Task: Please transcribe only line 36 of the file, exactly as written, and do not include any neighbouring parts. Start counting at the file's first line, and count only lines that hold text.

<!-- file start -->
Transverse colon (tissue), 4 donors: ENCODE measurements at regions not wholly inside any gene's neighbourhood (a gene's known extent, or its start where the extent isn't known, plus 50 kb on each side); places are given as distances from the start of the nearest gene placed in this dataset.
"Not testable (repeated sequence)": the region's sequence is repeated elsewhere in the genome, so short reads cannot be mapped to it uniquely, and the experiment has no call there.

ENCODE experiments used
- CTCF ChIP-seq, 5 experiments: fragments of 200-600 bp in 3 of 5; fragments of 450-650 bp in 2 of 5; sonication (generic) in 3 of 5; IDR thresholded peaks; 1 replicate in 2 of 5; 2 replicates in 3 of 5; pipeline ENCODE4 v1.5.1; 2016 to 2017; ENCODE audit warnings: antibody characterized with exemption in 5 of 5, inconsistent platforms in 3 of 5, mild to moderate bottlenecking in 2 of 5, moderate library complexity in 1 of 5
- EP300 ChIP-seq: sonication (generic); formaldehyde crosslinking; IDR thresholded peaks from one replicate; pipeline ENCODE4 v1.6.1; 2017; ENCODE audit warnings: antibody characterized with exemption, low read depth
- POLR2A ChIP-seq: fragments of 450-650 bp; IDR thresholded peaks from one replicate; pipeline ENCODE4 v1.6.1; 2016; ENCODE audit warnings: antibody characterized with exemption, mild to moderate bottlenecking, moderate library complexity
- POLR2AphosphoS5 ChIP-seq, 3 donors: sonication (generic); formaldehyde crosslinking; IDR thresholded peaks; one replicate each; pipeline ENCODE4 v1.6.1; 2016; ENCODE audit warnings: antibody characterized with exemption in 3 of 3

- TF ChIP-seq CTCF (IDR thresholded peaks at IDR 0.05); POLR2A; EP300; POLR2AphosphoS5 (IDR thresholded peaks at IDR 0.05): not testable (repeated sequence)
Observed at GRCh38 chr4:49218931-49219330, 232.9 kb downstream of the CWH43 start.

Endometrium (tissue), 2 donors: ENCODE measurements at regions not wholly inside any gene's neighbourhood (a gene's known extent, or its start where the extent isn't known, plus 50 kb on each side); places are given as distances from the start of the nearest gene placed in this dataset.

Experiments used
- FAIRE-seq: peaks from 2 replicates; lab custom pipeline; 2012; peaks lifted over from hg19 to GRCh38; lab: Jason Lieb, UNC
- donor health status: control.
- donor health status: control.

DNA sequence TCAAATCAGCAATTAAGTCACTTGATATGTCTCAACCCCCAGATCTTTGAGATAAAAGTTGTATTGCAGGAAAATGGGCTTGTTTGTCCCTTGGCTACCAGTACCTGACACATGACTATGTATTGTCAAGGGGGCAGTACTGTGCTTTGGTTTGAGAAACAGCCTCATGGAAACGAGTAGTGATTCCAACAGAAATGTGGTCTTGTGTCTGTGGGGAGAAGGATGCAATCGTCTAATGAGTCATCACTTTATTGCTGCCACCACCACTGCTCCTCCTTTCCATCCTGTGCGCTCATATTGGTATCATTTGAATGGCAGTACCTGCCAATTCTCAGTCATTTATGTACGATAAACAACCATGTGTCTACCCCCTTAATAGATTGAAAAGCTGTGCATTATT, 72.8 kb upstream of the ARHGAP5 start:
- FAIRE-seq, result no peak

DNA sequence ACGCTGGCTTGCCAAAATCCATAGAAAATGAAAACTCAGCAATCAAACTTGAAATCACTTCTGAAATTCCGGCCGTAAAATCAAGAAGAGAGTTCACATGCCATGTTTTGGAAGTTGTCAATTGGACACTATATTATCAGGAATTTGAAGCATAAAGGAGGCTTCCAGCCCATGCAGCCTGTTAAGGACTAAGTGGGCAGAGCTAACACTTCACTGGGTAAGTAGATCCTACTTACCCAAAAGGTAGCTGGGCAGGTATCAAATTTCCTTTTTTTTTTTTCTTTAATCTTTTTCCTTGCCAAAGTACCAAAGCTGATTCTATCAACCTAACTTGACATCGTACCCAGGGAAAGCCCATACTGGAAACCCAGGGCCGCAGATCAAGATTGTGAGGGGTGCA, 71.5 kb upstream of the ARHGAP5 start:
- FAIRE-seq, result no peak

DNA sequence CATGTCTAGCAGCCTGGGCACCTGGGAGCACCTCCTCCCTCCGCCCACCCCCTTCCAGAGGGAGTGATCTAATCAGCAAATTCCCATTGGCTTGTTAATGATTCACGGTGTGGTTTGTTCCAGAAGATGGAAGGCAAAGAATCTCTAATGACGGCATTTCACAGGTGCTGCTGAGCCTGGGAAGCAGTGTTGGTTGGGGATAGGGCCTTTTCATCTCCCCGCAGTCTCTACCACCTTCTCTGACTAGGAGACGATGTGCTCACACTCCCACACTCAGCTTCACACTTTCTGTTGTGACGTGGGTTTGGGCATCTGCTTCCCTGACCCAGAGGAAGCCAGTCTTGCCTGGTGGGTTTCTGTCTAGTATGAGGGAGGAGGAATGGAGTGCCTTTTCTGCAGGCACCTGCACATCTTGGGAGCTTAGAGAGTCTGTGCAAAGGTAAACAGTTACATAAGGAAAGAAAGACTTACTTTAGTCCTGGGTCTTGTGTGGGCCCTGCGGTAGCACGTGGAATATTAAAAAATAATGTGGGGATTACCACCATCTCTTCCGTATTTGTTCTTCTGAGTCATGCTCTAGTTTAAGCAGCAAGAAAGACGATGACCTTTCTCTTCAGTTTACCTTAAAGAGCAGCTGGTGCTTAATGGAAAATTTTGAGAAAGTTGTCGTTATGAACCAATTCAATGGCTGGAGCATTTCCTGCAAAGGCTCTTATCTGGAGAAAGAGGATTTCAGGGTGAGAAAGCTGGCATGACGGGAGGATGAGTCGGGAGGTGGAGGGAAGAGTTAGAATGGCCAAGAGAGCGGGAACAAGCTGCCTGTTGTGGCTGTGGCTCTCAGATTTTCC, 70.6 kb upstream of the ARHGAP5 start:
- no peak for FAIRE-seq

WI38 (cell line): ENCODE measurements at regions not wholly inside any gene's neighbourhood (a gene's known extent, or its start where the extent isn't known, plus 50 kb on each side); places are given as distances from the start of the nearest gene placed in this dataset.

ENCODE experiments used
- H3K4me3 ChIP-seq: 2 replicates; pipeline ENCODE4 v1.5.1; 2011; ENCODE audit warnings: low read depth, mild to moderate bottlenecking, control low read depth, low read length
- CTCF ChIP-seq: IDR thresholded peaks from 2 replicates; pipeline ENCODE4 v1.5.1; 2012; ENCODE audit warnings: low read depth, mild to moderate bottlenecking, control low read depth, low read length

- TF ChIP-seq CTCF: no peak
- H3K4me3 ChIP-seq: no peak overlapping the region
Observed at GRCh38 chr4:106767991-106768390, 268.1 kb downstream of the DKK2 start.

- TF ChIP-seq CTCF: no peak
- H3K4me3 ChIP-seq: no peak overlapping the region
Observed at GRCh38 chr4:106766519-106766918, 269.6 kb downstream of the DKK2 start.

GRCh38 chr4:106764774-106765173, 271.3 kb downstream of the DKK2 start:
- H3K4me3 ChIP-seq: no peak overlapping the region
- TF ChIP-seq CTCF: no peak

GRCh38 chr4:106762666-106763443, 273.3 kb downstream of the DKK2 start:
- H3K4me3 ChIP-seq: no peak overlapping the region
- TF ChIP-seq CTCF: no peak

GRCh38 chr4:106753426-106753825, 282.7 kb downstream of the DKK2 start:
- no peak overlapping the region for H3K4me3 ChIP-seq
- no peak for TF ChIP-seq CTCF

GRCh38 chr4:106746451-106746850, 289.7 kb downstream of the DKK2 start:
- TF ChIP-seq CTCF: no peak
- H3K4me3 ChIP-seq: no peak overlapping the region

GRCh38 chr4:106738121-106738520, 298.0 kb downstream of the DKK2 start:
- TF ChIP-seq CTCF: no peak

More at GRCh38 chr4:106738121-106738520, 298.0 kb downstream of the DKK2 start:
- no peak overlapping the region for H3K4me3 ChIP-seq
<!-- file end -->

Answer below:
- TF ChIP-seq CTCF: no peak